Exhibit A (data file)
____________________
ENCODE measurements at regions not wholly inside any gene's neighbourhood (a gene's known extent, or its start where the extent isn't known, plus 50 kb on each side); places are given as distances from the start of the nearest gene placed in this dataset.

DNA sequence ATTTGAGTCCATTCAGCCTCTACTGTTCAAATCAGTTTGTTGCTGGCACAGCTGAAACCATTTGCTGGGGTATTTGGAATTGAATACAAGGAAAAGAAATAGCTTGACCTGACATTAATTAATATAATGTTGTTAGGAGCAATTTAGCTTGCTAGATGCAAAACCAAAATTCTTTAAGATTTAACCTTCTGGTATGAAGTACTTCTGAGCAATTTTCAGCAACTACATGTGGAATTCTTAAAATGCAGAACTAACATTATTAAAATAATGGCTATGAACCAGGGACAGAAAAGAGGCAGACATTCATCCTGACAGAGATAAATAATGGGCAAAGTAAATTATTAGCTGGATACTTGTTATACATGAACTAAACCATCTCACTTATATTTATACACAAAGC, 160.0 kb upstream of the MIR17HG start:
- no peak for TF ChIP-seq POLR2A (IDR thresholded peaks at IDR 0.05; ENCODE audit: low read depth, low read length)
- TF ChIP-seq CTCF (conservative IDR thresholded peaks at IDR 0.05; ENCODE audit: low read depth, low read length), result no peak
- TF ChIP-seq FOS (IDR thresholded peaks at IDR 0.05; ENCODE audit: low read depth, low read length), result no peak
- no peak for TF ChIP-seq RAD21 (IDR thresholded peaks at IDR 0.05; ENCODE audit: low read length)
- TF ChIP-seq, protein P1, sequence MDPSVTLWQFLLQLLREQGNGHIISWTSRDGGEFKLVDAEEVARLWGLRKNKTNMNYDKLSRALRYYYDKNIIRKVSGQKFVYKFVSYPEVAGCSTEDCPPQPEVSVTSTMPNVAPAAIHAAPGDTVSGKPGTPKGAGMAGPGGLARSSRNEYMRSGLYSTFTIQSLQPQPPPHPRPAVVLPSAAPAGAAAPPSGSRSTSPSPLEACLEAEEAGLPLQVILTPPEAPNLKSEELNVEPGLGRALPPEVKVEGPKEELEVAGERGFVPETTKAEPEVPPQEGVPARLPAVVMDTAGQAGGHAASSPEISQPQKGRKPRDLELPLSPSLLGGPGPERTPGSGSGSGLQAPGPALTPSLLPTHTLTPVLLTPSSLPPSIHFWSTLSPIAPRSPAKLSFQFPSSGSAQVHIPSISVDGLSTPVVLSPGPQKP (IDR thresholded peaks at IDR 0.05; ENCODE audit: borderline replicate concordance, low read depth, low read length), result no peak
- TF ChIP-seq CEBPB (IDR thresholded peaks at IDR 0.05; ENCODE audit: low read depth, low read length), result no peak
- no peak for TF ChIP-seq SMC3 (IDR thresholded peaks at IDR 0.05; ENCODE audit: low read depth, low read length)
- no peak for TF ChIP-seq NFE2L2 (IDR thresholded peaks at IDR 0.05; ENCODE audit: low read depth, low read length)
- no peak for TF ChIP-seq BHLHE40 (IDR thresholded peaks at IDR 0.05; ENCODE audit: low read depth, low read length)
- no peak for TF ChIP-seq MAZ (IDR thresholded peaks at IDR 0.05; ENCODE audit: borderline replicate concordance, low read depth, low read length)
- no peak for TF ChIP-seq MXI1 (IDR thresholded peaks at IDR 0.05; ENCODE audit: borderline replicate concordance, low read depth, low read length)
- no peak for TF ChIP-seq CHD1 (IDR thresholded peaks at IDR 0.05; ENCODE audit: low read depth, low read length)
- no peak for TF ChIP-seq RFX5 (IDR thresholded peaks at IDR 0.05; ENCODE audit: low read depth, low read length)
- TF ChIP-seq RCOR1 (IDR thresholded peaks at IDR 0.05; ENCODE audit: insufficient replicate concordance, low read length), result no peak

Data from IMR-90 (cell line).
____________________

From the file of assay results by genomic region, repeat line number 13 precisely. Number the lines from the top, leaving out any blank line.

- no peak for TF ChIP-seq MXI1 (IDR thresholded peaks at IDR 0.05; ENCODE audit: borderline replicate concordance, low read depth, low read length)